Institution TypePublic University
Is there a medical school?No
Is this a land-grant institution?Yes
Vivarium DirectorDr. David G. Baker
Program DirectorDr. Rhett W. Stout
Who to ContactDr. Rhett W. Stout
AddressSchool of Veterinary Medicine, Division of Laboratory Animal Medicine, Skip Bertman Drive, Baton Rouge, LA  70803
Phone(225) 578-9641
Fax(225) 578-9649

Vivarium Information

Vivarium NameDivision of Laboratory Animal Medicine
Is the facility AAALAC accredited?Yes
Describe management structureCentrally administered
Describe the extent to which your facilities are centralizedAnimals housed in 2 distinct vivaria, one satellite for inhalations toxicology, and a farm.  All facilities are on the LSU Main Campus
Vivarium Square Feet50,000
Summarize the nature of the animal population and the predominant types of clinical activities

Veterinary school vivarium: dogs, cats, mice, rats, rabbits, gerbils, swine, horses, cattle, and fish. University vivarium: fish, amphibians, reptiles, psittacine birds, cats, rabbits, hamsters, and rats.  Farm: Horses, cattle, and goats.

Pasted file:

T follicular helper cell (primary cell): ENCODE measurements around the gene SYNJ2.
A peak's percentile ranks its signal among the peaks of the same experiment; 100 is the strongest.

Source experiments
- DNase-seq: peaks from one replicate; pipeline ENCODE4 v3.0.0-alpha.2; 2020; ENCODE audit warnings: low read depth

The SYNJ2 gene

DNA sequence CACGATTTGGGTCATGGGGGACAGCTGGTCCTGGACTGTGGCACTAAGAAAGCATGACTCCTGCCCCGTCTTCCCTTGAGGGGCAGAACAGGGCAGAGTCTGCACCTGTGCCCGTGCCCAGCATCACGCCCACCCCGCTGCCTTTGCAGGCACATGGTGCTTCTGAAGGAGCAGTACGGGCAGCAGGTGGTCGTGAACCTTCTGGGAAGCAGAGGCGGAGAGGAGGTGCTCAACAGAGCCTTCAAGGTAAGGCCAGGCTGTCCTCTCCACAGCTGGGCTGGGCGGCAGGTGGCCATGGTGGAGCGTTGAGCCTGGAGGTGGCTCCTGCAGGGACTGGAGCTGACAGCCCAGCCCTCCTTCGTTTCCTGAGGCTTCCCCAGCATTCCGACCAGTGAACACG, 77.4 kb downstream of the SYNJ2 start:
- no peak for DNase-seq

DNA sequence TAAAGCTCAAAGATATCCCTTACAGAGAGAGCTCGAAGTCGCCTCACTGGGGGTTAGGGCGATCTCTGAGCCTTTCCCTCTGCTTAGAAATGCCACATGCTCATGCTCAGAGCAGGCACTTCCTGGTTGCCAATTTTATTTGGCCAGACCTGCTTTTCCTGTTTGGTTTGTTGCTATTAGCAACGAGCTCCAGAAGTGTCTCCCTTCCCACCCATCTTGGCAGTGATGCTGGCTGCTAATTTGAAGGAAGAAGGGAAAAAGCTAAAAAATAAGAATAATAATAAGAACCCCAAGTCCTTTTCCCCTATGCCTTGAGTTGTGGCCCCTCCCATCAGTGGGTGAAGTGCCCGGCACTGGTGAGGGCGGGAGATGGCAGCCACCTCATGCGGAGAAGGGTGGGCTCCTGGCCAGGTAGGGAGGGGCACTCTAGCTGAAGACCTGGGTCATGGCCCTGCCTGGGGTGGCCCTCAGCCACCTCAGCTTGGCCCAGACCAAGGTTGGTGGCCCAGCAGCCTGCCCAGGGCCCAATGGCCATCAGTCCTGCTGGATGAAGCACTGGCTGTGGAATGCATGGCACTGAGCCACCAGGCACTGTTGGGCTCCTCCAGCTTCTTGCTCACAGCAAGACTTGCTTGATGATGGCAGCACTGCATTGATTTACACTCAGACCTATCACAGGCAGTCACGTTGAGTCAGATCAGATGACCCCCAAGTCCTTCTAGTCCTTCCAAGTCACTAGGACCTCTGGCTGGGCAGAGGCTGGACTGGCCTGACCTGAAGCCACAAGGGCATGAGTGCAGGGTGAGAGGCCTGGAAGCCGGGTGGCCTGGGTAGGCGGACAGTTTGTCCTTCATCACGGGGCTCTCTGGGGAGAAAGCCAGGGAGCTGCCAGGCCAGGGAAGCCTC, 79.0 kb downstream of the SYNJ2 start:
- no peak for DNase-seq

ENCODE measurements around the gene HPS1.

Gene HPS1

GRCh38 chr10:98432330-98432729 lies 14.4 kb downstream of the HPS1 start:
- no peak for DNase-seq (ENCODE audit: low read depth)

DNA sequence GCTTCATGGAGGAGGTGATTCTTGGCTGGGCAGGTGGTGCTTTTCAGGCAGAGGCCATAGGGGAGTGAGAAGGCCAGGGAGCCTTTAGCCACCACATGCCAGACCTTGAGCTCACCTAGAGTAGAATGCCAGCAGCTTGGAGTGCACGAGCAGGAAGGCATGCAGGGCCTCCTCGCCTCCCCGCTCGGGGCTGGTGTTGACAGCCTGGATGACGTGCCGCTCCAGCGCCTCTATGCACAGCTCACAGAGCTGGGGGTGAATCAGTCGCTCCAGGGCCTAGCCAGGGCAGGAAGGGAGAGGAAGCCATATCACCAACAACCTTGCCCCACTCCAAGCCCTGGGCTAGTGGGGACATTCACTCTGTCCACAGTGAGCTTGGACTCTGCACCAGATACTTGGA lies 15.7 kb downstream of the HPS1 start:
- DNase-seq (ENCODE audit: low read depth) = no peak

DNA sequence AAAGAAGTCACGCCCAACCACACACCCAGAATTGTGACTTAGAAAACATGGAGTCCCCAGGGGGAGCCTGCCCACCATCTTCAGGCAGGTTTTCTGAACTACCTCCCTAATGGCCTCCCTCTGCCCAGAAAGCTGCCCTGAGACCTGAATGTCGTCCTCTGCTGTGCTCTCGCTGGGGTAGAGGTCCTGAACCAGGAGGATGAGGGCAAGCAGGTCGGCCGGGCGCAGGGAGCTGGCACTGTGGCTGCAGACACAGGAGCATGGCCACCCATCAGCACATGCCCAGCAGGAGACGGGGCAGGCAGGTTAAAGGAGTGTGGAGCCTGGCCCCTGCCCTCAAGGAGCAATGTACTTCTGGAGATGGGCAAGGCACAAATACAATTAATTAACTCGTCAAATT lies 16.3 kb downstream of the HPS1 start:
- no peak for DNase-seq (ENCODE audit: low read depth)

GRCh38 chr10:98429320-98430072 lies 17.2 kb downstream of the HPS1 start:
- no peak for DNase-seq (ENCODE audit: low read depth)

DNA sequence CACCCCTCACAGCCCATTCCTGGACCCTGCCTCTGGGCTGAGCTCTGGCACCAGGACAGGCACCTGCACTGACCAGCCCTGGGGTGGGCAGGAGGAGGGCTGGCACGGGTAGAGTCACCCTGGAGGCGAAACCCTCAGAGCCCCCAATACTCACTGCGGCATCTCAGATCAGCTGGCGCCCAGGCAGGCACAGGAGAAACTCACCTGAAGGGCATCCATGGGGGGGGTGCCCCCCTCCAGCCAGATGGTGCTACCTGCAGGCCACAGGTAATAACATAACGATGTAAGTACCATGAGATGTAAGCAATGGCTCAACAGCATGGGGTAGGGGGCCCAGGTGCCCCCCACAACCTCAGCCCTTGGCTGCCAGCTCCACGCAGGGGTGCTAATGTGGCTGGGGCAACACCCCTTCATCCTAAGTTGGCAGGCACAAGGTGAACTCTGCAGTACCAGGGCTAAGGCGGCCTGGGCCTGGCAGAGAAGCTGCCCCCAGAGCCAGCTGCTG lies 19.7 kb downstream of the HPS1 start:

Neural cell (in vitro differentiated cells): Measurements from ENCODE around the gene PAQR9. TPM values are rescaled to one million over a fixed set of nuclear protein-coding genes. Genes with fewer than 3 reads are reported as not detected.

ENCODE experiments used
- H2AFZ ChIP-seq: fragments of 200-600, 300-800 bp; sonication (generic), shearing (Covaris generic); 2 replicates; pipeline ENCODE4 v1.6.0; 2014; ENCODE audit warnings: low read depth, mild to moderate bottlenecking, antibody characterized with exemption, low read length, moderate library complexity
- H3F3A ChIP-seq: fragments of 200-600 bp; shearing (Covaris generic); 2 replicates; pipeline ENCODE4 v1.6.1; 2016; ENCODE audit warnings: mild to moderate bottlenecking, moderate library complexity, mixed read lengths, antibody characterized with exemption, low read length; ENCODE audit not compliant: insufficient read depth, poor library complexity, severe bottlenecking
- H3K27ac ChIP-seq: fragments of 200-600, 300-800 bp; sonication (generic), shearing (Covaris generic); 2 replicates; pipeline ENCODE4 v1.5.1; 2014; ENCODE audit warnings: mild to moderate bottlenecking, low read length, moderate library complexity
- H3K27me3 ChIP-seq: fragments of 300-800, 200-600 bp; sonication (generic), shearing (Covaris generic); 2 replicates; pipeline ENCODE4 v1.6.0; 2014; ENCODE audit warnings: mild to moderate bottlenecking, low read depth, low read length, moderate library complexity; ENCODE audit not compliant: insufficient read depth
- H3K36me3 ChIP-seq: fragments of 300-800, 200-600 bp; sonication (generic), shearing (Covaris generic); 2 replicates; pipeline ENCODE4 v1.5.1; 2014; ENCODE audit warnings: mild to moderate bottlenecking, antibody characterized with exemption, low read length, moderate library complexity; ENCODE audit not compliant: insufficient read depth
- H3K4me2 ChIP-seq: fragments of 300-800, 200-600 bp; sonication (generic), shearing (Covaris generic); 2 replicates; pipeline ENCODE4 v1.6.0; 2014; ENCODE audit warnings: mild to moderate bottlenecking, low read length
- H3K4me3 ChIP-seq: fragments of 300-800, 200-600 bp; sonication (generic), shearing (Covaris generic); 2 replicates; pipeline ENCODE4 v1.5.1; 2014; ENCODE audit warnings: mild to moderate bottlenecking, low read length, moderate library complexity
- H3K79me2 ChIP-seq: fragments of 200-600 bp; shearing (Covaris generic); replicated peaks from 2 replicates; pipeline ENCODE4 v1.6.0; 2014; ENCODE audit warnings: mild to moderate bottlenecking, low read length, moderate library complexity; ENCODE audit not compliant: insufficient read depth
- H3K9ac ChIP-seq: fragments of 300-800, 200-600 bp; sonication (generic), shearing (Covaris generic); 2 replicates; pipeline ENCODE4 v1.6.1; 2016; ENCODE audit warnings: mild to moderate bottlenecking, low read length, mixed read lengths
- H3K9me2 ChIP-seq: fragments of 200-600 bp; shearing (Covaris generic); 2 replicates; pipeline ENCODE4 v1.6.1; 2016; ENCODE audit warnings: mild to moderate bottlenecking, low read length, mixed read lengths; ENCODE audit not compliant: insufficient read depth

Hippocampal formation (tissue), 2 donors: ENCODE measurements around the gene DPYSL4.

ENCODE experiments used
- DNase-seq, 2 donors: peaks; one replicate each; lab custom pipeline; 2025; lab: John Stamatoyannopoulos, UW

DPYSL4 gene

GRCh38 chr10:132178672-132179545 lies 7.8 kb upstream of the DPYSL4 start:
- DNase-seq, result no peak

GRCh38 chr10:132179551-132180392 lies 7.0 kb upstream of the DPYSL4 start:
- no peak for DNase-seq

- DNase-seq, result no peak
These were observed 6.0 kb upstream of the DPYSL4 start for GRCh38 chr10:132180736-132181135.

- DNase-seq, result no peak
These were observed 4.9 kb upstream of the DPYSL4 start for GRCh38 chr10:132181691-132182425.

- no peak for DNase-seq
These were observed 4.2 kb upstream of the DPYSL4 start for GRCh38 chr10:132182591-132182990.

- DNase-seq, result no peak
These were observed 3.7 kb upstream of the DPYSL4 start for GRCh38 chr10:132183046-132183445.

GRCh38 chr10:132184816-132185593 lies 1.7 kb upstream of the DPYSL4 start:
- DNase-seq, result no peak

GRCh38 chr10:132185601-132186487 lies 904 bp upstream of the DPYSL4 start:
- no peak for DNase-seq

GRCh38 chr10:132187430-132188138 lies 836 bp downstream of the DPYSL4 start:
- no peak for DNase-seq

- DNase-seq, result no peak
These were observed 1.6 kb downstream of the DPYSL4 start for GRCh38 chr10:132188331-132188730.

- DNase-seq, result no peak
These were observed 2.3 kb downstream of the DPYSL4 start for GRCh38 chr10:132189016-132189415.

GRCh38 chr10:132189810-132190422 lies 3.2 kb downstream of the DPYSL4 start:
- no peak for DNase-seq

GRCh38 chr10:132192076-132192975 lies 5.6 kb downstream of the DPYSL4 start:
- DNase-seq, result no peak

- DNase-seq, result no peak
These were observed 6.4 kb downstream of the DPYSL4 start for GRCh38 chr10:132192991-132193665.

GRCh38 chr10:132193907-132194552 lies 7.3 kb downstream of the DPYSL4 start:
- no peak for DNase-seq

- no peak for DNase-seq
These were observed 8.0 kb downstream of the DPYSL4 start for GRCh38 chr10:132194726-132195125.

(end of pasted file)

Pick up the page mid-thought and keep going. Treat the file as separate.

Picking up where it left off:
Clinical activities include management of spontaneous medical conditions, surgical procedures, sentinel program, and routine examinations and dental prophylaxis.

Animals are housed in ABSL 1, ABSL 2, and ABSL 3 facilities.

Number of Veterinarians in program2
Number of ACLAM Diplomates in program2
Number of Boarded Pathologists4
Number of Other Boarded Veterinary Specialists30
Number of necropsies/week in the veterinary unit5
Number of surgical cases/week in the veterinary unit1

Training Program Details

Is this program recognized by ACLAM?Yes
Does this program participate in the Veterinary Internship & Residency Matching Program (VIRMP)?Yes
Number of concurrent residents1
How many residents/trainees have completed this program?28
Of these, how many have subsequently become ACLAM Diplomates?23, only 26 have taken the exam
In what year did the program accept its first trainee?1987